EDITORIAL: Although legal, TEPCO's ticket purchases are problematic
It has been revealed that Tokyo Electric Power Co. bought tickets to Diet members' fund-raising parties.
For several years through 2009, the utility, known as TEPCO, spent more than 50 million yen (about $625,000) annually to buy tickets to parties organized by more than 50 lawmakers, mainly politicians of the Liberal Democratic Party, according to an investigation by The Asahi Shimbun.
These purchases were not disclosed in the lawmakers' political fund reports because TEPCO limited each purchase to 200,000 yen or less so that they were not subject to the legal disclosure requirement.
The "lawful" expenditures, however, raise some important questions for two reasons.
For one, TEPCO is a public-interest company.
In 1974, the utility decided to refrain from making political donations amid mounting public criticism against corrupt, money-driven politics. The company explained the decision by saying it was inappropriate for a public utility allowed to monopolize the regional power market to make donations to specific political parties or politicians. By taking the step, TEPCO recognized that it must meet much higher standards of fairness and transparency than those required of other businesses.
Has TEPCO forgotten this commitment?
Our investigation shows that TEPCO ranked politicians according to their relative importance for the government's nuclear power policy and the levels of support they provided for its operations. Former industry ministers were ranked high, for instance. The utility used the rankings to determine the amount it allocated to each politician.
It appears that the company provided bigger amounts of money to politicians who served its interest by helping it protect its regional monopoly and safeguard its lucrative nuclear power operations. We cannot overlook TEPCO's spending on tickets to political fund-raisers because that means the company effectively uses the electricity bills it collects from consumers almost like a tax for obtaining political power.
The ticket purchases are also controversial because TEPCO will be one of the major topics for Diet deliberations in the coming weeks.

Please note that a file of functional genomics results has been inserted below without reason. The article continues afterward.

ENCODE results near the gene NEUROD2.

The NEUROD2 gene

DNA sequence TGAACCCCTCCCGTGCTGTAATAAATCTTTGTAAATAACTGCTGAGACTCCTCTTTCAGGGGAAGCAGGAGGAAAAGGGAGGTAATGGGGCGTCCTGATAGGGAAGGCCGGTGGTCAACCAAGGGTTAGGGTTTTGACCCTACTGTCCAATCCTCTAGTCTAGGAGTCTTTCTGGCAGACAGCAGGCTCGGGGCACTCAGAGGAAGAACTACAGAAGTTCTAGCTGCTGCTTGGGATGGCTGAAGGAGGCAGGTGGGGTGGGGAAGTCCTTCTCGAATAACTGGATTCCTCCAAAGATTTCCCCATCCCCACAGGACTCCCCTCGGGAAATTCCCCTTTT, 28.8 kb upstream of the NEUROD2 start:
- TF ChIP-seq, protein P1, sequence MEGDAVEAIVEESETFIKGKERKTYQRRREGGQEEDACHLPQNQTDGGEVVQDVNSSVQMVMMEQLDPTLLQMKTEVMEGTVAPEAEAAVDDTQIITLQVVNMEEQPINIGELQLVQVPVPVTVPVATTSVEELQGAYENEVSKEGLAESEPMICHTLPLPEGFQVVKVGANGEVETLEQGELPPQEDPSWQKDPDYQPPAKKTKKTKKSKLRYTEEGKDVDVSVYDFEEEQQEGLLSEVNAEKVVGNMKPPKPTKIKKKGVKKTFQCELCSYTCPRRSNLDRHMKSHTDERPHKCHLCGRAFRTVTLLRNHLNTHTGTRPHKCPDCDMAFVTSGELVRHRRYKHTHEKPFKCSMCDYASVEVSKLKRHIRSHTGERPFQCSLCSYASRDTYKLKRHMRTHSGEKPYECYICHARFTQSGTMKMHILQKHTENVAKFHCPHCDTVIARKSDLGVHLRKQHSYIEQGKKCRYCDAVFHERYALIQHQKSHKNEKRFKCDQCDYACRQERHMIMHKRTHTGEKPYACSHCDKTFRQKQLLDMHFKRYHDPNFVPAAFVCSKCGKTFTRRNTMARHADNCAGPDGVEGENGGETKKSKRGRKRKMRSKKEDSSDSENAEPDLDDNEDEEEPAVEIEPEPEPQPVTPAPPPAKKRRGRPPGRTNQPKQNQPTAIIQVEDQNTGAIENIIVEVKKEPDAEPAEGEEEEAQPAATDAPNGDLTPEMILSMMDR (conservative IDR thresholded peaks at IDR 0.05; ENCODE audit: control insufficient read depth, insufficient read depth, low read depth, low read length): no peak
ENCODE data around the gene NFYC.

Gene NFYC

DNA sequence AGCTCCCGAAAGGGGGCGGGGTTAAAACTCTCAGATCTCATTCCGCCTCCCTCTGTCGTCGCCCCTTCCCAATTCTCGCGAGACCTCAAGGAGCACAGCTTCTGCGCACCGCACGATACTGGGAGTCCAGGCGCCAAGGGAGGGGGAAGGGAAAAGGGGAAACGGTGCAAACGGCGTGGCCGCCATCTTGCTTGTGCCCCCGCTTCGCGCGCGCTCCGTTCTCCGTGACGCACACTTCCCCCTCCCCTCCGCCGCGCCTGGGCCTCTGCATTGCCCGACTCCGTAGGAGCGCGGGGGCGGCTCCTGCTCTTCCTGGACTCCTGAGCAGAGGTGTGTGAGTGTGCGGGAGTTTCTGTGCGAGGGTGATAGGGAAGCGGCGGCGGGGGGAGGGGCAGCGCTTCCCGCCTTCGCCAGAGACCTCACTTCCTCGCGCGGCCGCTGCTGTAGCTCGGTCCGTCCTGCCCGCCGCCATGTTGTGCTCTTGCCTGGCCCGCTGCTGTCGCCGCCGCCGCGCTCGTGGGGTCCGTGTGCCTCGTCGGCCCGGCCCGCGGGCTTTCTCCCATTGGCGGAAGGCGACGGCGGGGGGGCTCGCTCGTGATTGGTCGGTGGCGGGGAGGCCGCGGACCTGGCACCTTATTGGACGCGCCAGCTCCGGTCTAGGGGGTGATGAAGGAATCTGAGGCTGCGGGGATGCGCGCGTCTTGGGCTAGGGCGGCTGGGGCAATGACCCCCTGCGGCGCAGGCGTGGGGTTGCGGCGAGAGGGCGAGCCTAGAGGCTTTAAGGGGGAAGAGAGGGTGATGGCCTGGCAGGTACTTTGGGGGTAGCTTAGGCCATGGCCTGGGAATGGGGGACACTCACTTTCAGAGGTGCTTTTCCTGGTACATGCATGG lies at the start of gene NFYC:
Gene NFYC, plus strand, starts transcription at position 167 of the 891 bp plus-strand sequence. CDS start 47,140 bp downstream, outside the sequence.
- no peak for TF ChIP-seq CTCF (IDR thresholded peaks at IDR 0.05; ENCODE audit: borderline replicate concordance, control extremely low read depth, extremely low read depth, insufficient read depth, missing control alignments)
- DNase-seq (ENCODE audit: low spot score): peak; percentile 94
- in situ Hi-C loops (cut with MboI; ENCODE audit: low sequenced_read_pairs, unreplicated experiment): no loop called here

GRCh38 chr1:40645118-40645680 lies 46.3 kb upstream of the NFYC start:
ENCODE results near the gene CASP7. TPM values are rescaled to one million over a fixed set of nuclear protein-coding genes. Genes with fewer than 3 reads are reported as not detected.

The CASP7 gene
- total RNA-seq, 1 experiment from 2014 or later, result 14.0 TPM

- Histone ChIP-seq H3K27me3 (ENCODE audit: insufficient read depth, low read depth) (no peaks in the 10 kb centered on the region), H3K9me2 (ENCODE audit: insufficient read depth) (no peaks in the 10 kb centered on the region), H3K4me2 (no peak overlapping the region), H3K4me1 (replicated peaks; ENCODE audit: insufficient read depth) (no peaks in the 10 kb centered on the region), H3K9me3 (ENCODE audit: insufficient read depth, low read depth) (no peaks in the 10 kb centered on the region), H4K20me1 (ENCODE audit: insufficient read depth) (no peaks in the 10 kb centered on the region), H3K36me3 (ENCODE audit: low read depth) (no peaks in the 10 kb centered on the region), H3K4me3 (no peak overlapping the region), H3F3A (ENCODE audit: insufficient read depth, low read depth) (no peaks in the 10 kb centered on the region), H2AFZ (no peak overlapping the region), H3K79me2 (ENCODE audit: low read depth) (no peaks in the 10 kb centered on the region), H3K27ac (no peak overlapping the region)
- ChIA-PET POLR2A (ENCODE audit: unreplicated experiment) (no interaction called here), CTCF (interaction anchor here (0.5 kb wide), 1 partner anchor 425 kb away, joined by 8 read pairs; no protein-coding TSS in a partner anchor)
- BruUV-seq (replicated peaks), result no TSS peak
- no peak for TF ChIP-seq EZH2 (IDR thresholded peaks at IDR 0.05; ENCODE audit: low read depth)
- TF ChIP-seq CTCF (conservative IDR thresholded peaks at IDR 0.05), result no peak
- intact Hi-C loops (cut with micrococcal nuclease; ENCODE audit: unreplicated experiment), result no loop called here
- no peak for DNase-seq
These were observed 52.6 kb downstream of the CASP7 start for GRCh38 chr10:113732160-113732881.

In a news conference, a TEPCO official said the company's purchases of the party tickets were part of its common-sense socialization activities. The firm regarded the money as "payments for food and drinks," said the official. If so, why doesn't the company disclose the names of the politicians involved and the amounts of money it paid for tickets to their fund-raising parties?
At the same time, the lawmakers should voluntarily disclose the amounts they received from the utility as payments for the tickets.
Although the expenditures are "legal," we demand all these disclosures because we think it is necessary to make clear the relationships--or closeness--between the utility and lawmakers of both camps.
The Diet will soon set up its own investigative committee of experts to look into the nuclear accident that took place at a plant operated by TEPCO and a council of Diet members, which will serve as the supervisory body for the inquiry panel. If politicians who received money from TEPCO take part in the council, the whole undertaking will turn into a political farce.
This issue will also become an opportunity for the people to cast a critical eye on politicians who have sold their party tickets to other electric power companies.
The public will be unwilling to support any new energy policy worked out while the facts concerning these flows of funds from utilities to politicians remain unclear.
Many Japanese are now taking a very critical view of both politicians and electric utilities. Now is the time for them to shape up.
--The Asahi Shimbun, Oct. 4